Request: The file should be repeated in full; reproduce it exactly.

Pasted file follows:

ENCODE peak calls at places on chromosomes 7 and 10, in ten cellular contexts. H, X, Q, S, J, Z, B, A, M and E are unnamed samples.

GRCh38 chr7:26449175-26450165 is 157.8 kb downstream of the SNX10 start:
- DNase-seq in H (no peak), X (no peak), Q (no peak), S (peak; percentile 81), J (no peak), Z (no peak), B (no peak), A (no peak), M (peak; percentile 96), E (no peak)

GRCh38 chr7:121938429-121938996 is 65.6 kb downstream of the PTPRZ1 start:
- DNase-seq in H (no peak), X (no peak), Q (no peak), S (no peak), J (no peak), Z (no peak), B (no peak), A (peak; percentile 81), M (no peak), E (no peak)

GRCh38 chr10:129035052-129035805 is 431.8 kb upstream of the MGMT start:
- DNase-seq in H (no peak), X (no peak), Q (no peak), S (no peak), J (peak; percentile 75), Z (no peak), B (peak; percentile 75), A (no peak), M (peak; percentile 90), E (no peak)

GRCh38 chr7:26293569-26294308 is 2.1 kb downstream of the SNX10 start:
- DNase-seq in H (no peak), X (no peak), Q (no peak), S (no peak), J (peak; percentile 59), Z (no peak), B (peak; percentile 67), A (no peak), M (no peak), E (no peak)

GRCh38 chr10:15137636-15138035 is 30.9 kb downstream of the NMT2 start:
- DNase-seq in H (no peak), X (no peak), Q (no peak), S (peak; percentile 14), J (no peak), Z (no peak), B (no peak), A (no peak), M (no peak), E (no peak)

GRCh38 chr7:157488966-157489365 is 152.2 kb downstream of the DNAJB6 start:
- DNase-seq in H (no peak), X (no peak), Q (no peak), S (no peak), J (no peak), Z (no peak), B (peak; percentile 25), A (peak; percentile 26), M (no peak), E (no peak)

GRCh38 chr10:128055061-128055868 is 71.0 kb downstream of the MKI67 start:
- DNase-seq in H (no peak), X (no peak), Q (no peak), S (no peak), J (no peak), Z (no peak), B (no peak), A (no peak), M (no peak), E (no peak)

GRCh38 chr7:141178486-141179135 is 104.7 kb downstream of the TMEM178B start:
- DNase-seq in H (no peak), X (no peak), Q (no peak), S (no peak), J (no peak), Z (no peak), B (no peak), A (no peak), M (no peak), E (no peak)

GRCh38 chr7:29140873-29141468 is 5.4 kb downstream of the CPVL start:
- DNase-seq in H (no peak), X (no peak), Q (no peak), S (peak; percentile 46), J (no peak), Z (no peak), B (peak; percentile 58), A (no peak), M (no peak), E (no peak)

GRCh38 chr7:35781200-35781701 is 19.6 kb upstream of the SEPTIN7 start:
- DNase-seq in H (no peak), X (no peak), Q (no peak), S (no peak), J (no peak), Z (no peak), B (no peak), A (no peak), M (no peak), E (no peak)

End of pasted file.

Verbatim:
ENCODE peak calls at places on chromosomes 7 and 10, in ten cellular contexts. H, X, Q, S, J, Z, B, A, M and E are unnamed samples.

GRCh38 chr7:26449175-26450165 is 157.8 kb downstream of the SNX10 start:
- DNase-seq in H (no peak), X (no peak), Q (no peak), S (peak; percentile 81), J (no peak), Z (no peak), B (no peak), A (no peak), M (peak; percentile 96), E (no peak)

GRCh38 chr7:121938429-121938996 is 65.6 kb downstream of the PTPRZ1 start:
- DNase-seq in H (no peak), X (no peak), Q (no peak), S (no peak), J (no peak), Z (no peak), B (no peak), A (peak; percentile 81), M (no peak), E (no peak)

GRCh38 chr10:129035052-129035805 is 431.8 kb upstream of the MGMT start:
- DNase-seq in H (no peak), X (no peak), Q (no peak), S (no peak), J (peak; percentile 75), Z (no peak), B (peak; percentile 75), A (no peak), M (peak; percentile 90), E (no peak)

GRCh38 chr7:26293569-26294308 is 2.1 kb downstream of the SNX10 start:
- DNase-seq in H (no peak), X (no peak), Q (no peak), S (no peak), J (peak; percentile 59), Z (no peak), B (peak; percentile 67), A (no peak), M (no peak), E (no peak)

GRCh38 chr10:15137636-15138035 is 30.9 kb downstream of the NMT2 start:
- DNase-seq in H (no peak), X (no peak), Q (no peak), S (peak; percentile 14), J (no peak), Z (no peak), B (no peak), A (no peak), M (no peak), E (no peak)

GRCh38 chr7:157488966-157489365 is 152.2 kb downstream of the DNAJB6 start:
- DNase-seq in H (no peak), X (no peak), Q (no peak), S (no peak), J (no peak), Z (no peak), B (peak; percentile 25), A (peak; percentile 26), M (no peak), E (no peak)

GRCh38 chr10:128055061-128055868 is 71.0 kb downstream of the MKI67 start:
- DNase-seq in H (no peak), X (no peak), Q (no peak), S (no peak), J (no peak), Z (no peak), B (no peak), A (no peak), M (no peak), E (no peak)

GRCh38 chr7:141178486-141179135 is 104.7 kb downstream of the TMEM178B start:
- DNase-seq in H (no peak), X (no peak), Q (no peak), S (no peak), J (no peak), Z (no peak), B (no peak), A (no peak), M (no peak), E (no peak)

GRCh38 chr7:29140873-29141468 is 5.4 kb downstream of the CPVL start:
- DNase-seq in H (no peak), X (no peak), Q (no peak), S (peak; percentile 46), J (no peak), Z (no peak), B (peak; percentile 58), A (no peak), M (no peak), E (no peak)

GRCh38 chr7:35781200-35781701 is 19.6 kb upstream of the SEPTIN7 start:
- DNase-seq in H (no peak), X (no peak), Q (no peak), S (no peak), J (no peak), Z (no peak), B (no peak), A (no peak), M (no peak), E (no peak)